Another thing I’ve been thinking about is how this would work and when I will start. It is tempting to wait until after the bike ride to start. To have a fresh point in which it begins without other things going on in my life. That is really a pipe dream, there will always be a reason to push it off another day, week, month, or year. The time will never be perfect to get things moving. So, I’m leaning towards starting this sooner rather than later, now I just got to figure out how I’m going to go about this experiment.

Measuring inputs and outputs to gather data (because gathering data makes me happy) is gong to be one of the major challenges when I do this from the road. Taking photos and doing measurements at least once a week is easy enough. Weighing myself on a scale is pretty difficult, but weight isn’t a measurement anyway. Internal vitals (blood pressure, cholesterol levels, etc) are nearly impossible to do right now. I hate to start off without a baseline or any system in place to measure these things along the way, but maybe that type of in depth analysis will need to wait. It is also easy enough to get some measurements for how my physical strength has improved by taking an Army APFT every month or two to see how my push-ups, sit-ups, and 2-mile run has improved. I’ll probably throw pull-up in there for good measure.

The inputs are easier to track. It just takes some discipline to record what I do each hour, how much time I spend sitting, biking, meditating, exercising, what foods I eat, how much water I drink, etc. Ideally I’d record it all on my computer as I do it, but that could get cumbersome so I’ll probably use a notepad and enter it later into and a shared excel document.

My food plan is pretty basic. I’m going to use the information from The Blue Zones solution to plot my meals. I am also limited to being vegan because of my ethics and being on the bike ride means I don’t have access to cooking or refrigeration. I’m basically stuck with produce, bread products, and canned goods. Luckily, that is all fairly healthy as long as I avoid junk food. I don’t have much of a sweet tooth so that won’t be a huge problem. I’m not going to stick to a strict calorie limit, instead I will eat when I’m hungry and try to be aware of portions. Portioning is difficult for me, particularly on the bike ride. I end up being ravenous after biking and devour more food than my body needs. I like the idea of meditative eating where you focus on the act of eating and eat slowly, in my experience I enjoy food more when I do it this way and I don’t mindlessly snack or eat.

Here is a rough idea what my ideal daily schedule will look like, based on how I generally live on the bike ride:

  • 0700 hours: Wake, eat first meal (Bowl of oatmeal, piece of fruit, handful of almonds, coffee), 10 minutes of Sun Salutations, 10 minutes of mindfulness meditation, write blog post, pack up camp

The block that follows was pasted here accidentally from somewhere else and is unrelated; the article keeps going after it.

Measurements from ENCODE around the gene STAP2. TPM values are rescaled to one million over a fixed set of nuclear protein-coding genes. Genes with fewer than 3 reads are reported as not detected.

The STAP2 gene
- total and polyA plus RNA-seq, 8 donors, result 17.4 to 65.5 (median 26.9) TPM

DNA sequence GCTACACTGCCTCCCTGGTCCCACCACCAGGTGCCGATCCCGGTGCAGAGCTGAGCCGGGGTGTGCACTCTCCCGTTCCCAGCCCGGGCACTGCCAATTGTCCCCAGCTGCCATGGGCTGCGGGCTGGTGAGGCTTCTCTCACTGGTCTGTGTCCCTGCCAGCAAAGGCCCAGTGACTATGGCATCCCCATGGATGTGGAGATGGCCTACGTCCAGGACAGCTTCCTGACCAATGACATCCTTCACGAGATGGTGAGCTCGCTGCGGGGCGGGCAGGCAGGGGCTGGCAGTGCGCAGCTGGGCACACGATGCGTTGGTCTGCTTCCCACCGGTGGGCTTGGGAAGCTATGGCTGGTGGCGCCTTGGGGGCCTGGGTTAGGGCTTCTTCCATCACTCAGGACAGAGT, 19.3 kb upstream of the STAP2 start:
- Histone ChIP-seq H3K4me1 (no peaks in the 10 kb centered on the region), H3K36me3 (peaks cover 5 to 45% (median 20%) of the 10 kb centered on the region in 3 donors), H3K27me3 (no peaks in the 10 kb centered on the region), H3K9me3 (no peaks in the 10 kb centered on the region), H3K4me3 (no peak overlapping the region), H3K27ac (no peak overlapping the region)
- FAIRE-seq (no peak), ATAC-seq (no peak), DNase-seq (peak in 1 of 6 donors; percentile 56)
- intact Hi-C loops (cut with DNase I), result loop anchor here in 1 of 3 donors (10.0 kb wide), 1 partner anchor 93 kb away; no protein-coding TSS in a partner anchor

• 0900 hours: Bike one hour
  • 1000 hours: Hummus wrap with lots of veggies, piece of fruit
  • 1045 hours: Bike one hour
  • 1145 hours: Peanut butter and jelly sandwich, 30 minutes exercise
  • 1245 hours: Bike one hour
  • 1345 hours:  Handful of almonds or energy bar, work for a couple hours, coffee
  • 1600 hours: Hummus wrap with lots of veggies
  • 1615 hours: Bike one hour
  • 1715 hours: Handful of almonds, 30 minutes of exercise
  • 1800 hours: Bike one hour
  • 1900 hours: Half a can of beans, lentils, or soup, hummus wrap with lots of veggies, set up camp, 10 minutes of yoga, push ups, plank

Now, I have the challenge of setting up an excel document to track everything. The big worry here is becoming a slave to the system and feeling like a failure if I miss a day or make a mistake or whatever. We will see how it goes, but I’m excited. I figure even if I only reach 50% of my input goals I will be moving in the right direction and that the project will be a success.

My photos will be shared here:

The excel document tracking everything is here:

It’s all in my head

It’s been a shitty two days.

Yesterday, it basically rained all day. That is no good on a bike tour, it creates a snowball effect of suck that beats down on my mood and motivation. First, the rain turns roads into mush, particularly unpaved bike paths. The wet debris from these roads get in our gears and messes with the shifting. Then, the rain starts to screw with my phone, which I need to navigate. Add that to being cold and wet and knowing that our tent is going to be miserable to sleep in and it just gets me down. Also, it pisses Higgins off and he gets really uncomfortable, and when he gets uncomfortable he whines non-stop. I don’t know if you’ve ever had a dog whining behind you for three hours but it is a terrible sound. It is annoying and frustrating to know that you can’t help someone you love feel comfortable.

We had planned on sleeping at a campground but due to the rain (and closed roads and everything) we were running behind, we called one campground and they didn’t allow dogs. We called a second campground and they only had one spot left that they wouldn’t reserve for us. I knew it was unlikely the spot would still be free when we arrived around 2 hours later so we just decided to find a stealth camping spot on the side of the road.